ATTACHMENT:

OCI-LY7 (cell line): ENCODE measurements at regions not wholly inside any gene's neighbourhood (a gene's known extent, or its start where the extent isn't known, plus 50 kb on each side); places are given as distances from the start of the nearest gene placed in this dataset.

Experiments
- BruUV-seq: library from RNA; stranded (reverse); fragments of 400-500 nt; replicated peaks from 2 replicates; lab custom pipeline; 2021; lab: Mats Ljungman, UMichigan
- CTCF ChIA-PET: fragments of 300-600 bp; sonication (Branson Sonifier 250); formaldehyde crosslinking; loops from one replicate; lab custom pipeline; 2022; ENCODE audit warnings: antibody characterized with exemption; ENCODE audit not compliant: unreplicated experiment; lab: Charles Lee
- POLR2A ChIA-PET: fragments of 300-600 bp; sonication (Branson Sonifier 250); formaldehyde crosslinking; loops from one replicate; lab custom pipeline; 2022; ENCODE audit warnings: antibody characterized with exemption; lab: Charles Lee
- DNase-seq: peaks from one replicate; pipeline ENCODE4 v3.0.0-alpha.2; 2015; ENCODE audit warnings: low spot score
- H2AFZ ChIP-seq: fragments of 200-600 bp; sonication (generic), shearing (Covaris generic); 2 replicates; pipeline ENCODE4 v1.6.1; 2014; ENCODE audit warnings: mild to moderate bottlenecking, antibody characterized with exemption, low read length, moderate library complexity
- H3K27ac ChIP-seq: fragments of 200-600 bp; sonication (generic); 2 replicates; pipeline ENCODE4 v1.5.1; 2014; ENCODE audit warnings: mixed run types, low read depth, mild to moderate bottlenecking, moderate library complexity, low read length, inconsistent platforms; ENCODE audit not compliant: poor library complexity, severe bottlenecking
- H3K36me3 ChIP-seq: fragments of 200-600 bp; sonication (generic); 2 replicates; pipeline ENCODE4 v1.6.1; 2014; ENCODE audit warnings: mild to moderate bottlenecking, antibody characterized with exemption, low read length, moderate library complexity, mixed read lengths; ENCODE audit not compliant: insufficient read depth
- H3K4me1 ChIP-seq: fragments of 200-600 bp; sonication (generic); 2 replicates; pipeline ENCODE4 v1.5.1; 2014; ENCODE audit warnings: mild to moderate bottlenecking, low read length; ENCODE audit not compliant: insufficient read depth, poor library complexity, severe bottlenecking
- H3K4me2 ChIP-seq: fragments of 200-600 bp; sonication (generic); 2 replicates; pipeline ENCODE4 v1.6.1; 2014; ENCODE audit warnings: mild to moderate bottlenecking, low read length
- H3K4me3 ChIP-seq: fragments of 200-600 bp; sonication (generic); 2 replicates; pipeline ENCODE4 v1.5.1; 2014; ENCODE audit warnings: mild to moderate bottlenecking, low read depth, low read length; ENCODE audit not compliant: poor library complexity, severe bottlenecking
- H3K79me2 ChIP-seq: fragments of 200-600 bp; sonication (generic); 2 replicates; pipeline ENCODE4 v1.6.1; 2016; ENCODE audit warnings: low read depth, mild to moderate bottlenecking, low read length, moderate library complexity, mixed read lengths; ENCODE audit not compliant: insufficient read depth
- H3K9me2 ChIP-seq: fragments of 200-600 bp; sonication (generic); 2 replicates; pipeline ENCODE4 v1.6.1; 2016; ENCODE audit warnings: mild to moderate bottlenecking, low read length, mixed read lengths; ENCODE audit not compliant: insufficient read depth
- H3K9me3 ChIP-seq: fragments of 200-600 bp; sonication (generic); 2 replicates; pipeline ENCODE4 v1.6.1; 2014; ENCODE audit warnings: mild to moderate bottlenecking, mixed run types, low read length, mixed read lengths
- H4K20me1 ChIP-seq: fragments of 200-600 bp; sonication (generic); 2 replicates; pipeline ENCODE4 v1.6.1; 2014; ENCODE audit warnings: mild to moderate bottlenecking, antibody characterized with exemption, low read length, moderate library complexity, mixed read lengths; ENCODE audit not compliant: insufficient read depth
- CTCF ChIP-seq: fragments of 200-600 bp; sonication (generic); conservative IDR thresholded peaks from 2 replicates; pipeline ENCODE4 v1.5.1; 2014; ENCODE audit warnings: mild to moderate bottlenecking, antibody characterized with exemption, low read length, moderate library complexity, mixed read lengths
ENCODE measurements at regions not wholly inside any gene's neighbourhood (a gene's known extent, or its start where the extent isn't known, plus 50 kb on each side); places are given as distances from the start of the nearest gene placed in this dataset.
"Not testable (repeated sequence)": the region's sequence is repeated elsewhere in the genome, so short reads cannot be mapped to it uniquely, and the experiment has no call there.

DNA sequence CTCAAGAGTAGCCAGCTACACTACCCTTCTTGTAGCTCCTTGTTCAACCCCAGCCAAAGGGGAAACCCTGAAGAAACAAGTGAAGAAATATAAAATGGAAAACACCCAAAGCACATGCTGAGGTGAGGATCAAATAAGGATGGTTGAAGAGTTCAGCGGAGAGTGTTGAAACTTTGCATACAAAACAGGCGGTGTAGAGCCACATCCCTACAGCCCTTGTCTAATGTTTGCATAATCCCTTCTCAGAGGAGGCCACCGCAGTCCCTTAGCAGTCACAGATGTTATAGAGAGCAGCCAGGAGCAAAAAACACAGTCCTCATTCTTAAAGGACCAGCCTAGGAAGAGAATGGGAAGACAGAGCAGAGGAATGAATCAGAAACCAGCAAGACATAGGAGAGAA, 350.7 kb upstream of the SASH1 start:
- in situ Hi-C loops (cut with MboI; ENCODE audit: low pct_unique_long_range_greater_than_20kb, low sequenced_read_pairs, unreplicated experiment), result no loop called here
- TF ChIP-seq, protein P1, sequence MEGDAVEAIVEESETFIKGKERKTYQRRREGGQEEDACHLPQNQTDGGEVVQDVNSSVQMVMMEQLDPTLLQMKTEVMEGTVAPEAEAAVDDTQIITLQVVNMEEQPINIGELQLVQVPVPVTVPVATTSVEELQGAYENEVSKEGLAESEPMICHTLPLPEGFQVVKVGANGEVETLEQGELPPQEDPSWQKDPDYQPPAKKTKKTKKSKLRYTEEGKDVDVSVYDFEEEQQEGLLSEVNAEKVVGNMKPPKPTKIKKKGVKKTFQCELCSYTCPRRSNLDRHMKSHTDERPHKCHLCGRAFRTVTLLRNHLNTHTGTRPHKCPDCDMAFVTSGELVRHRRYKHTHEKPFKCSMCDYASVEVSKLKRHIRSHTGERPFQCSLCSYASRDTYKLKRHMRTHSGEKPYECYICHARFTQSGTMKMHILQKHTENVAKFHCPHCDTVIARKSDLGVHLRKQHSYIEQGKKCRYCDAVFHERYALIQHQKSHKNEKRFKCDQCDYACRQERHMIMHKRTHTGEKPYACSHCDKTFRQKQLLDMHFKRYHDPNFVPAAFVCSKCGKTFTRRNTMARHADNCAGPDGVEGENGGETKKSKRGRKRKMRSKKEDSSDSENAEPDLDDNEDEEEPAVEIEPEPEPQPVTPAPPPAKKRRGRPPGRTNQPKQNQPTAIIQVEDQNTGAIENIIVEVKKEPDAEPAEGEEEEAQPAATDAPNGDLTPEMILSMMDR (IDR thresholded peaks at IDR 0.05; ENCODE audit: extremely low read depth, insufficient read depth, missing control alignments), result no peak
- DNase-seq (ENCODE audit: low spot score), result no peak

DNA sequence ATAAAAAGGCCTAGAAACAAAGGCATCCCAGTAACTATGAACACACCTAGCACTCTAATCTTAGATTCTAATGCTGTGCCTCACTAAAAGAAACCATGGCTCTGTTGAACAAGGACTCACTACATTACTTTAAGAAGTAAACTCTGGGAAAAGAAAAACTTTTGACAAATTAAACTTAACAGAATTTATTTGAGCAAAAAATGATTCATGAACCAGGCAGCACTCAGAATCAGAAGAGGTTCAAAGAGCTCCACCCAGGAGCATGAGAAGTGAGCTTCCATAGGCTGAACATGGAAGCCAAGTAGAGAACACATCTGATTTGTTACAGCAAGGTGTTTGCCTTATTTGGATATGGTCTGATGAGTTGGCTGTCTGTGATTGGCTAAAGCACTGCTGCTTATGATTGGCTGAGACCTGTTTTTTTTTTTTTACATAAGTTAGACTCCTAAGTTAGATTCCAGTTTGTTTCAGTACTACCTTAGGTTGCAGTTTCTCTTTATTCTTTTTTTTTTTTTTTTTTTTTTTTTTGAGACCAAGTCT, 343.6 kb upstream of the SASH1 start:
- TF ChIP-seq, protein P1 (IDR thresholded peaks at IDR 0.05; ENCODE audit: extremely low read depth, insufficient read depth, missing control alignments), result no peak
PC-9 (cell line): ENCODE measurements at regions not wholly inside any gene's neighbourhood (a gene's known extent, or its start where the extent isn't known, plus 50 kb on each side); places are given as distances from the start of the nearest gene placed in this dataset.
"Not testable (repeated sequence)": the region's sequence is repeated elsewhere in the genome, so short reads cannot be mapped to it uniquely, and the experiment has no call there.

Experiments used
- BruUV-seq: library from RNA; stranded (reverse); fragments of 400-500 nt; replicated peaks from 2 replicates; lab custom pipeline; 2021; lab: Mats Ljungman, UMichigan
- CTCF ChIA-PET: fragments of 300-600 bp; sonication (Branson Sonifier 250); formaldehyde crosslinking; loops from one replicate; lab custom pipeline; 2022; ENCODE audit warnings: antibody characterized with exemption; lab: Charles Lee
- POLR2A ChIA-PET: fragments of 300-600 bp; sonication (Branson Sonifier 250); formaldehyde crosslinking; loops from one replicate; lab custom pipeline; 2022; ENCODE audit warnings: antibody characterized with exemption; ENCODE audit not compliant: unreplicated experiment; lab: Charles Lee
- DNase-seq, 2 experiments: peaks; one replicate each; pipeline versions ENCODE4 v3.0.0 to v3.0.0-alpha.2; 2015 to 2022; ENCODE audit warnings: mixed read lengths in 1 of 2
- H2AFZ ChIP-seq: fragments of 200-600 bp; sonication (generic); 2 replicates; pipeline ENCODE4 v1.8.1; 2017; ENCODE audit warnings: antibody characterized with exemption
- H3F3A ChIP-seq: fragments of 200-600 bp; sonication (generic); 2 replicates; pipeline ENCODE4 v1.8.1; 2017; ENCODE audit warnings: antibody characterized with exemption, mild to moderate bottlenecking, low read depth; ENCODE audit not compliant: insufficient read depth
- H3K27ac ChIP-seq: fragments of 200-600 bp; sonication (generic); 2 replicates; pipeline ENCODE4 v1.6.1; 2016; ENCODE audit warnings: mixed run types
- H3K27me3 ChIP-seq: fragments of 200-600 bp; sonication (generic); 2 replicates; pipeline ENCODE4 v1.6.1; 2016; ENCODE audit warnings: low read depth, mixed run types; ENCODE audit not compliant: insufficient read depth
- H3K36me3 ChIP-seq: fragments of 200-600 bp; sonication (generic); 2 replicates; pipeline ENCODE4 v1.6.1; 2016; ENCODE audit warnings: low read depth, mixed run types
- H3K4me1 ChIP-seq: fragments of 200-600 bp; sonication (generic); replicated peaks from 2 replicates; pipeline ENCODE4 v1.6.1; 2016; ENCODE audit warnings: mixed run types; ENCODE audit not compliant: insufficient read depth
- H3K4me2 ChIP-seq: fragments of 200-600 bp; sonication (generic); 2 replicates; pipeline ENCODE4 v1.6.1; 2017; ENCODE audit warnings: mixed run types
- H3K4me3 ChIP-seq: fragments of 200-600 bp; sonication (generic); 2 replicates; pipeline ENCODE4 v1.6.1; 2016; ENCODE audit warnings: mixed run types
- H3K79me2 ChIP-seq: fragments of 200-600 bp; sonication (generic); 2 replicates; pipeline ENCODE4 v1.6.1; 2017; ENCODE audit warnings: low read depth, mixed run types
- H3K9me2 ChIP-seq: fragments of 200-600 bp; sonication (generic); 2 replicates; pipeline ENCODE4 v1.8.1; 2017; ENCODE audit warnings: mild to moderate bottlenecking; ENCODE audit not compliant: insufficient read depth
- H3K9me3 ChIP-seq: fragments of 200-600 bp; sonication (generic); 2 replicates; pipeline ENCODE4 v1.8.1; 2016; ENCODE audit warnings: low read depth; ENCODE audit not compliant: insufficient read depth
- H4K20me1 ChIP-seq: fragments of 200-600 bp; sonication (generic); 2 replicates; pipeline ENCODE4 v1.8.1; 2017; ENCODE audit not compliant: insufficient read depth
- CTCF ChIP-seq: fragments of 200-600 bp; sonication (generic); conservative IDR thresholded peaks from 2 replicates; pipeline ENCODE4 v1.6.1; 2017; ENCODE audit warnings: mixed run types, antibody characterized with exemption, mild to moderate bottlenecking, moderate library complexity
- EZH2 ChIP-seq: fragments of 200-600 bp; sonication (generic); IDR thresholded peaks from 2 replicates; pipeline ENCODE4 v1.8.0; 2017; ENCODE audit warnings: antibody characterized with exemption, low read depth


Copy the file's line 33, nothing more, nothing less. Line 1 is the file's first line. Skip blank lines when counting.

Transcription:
- H2AFZ ChIP-seq: fragments of 200-600 bp; sonication (generic); 2 replicates; pipeline ENCODE4 v1.8.1; 2017; ENCODE audit warnings: antibody characterized with exemption